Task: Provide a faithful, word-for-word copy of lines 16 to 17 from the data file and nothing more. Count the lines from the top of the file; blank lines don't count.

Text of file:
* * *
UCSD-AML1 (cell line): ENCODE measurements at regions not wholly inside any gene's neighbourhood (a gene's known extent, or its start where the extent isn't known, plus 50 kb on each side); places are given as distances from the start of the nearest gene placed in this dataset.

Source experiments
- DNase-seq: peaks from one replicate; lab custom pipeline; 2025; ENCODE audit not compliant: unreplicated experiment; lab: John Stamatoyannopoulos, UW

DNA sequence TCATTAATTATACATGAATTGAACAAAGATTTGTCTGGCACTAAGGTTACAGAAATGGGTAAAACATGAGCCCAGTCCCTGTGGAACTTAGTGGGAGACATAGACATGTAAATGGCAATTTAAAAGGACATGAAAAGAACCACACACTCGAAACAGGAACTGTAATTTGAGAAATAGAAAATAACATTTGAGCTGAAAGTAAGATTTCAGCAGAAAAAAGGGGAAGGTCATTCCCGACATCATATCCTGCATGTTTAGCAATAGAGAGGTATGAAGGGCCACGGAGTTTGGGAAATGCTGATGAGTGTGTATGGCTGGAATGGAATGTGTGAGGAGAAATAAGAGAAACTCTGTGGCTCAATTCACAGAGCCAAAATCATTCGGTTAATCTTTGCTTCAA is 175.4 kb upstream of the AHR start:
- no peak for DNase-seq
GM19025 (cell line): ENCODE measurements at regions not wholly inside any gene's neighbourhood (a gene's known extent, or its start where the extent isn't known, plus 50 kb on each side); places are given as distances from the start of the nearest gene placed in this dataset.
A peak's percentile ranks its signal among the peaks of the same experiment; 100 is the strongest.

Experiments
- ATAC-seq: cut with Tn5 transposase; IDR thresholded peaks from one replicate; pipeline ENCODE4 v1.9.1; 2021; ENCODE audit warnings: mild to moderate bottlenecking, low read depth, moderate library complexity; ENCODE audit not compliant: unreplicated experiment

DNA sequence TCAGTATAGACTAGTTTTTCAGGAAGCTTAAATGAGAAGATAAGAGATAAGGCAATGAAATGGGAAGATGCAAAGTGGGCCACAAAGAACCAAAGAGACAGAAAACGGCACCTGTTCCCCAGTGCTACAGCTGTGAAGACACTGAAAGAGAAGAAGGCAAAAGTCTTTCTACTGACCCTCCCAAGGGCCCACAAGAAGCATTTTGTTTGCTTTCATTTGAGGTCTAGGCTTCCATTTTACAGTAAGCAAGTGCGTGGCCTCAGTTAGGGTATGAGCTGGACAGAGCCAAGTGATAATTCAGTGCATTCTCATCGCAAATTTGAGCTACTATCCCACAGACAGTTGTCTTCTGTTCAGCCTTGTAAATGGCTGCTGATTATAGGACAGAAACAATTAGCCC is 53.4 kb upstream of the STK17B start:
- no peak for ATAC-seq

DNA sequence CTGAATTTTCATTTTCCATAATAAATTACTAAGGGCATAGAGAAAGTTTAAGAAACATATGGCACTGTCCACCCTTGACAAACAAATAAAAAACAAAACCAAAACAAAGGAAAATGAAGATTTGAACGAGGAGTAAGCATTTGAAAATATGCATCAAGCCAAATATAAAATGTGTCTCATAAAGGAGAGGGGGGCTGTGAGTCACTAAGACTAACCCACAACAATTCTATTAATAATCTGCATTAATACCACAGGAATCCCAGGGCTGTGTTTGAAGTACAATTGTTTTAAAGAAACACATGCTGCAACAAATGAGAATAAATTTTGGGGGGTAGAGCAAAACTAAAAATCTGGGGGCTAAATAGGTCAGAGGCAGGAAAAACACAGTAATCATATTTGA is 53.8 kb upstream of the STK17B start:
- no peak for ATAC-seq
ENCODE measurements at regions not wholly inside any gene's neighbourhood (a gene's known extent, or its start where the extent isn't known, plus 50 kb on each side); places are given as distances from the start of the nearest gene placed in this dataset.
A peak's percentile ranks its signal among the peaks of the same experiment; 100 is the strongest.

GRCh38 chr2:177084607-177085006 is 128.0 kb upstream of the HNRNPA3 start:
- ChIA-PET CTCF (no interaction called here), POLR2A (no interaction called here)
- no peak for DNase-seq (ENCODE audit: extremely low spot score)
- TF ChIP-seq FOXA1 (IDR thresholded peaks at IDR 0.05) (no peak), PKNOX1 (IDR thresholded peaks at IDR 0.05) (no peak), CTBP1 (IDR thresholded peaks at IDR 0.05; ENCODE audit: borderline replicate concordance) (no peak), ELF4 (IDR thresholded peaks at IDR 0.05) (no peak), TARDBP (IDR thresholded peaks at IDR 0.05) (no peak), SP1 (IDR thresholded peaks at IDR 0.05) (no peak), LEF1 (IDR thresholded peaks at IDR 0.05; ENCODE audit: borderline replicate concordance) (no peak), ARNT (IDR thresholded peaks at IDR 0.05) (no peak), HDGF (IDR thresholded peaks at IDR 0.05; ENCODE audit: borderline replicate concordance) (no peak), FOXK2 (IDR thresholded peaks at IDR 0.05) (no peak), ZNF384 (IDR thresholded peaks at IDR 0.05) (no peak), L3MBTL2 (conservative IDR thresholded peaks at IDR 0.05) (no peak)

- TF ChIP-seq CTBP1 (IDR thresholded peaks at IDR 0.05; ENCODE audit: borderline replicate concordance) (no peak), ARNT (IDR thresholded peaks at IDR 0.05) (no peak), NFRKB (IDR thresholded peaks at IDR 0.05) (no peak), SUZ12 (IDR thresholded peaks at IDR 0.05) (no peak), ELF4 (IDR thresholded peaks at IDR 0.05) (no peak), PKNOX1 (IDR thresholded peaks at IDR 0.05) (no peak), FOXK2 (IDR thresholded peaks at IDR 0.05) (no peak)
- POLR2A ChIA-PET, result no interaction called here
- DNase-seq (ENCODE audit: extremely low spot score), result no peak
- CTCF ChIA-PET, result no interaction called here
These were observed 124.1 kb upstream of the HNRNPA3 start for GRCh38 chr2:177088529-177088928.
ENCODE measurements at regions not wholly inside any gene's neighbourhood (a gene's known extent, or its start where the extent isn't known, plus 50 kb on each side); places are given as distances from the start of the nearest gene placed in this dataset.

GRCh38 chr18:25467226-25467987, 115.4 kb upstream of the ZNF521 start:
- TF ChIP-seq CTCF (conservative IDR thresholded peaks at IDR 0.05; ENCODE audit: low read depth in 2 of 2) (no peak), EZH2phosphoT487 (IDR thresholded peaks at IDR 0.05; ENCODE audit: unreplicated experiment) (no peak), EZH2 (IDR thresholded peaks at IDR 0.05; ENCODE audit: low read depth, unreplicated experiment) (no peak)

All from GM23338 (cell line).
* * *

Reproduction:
GRCh38 chr2:177084607-177085006 is 128.0 kb upstream of the HNRNPA3 start:
- ChIA-PET CTCF (no interaction called here), POLR2A (no interaction called here)